Naturalism, realism, and regionalism in the Outcasts of Poker Flat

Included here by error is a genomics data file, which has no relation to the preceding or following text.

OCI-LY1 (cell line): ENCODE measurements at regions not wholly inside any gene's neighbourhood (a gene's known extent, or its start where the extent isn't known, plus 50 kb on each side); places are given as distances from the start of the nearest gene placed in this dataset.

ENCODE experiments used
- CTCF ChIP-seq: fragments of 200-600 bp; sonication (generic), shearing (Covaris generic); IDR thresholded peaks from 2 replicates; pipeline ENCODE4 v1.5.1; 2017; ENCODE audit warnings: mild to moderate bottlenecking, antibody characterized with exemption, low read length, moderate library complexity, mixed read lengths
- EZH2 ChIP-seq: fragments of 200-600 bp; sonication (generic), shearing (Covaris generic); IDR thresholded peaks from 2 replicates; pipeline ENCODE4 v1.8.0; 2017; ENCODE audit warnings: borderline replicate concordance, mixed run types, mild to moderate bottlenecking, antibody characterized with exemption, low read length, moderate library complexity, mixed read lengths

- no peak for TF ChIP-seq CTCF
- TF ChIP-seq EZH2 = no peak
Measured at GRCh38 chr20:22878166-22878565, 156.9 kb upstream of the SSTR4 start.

The story fictional story, The Outcasts of Poker Flat, written by Bret Harte is a filled with abundant examples of naturalism, realism, and regionalism. Examples of naturalism, realism, and regionalism are shown many times throughout the story and is important for the development of characters, settings, and plots. The short story, being very naturalistic, has multiple examples of naturalism. “Toward the morning he awoke benumbed and cold. As he stirred the dying fire, the wind, which was now blowing strongly, brought to his cheek that which caused the blood to leave it,- snow” (Harte 17). Nature, being the controller or ruler of most things in life, caused the dying fire, increasing wind, and coming snow. Nature is a force that can not be defeated of trifled with and will always do what it wants, even if it has limited of no benefit to mankind. Realism, being the accurate portraying and exploring in the common course of American life, often plays a big role in the short story, The Outcasts of Poker Flat. “He then handed him his money back, pushed him gently from the room, and so made a devoted slave of Tom Simson” (Harte 11). Although someone giving back money they won it quite far fetched, the fact that Mr. Oakhurst made him a “slave” makes this point of realism quite an important one. Like most people when dealing with a situation to where virtues and personal morality is expressed there usually is a catch and with this particular example the catch was for Tom Simson, the Innocent, to become a “slave” for Mr. Oakhurst. Regionalism also plays a big role in this fictional short story. Regionalism is when the author, in this case Bret Harte, emphasises characters, customs, dialects, and features of a specific region which in. “ In that advanced season, the party soon passed out of the moist, temperate regions of the foot-hills into the dry, cold, bracing air of the Sierras” (Harte 8)....
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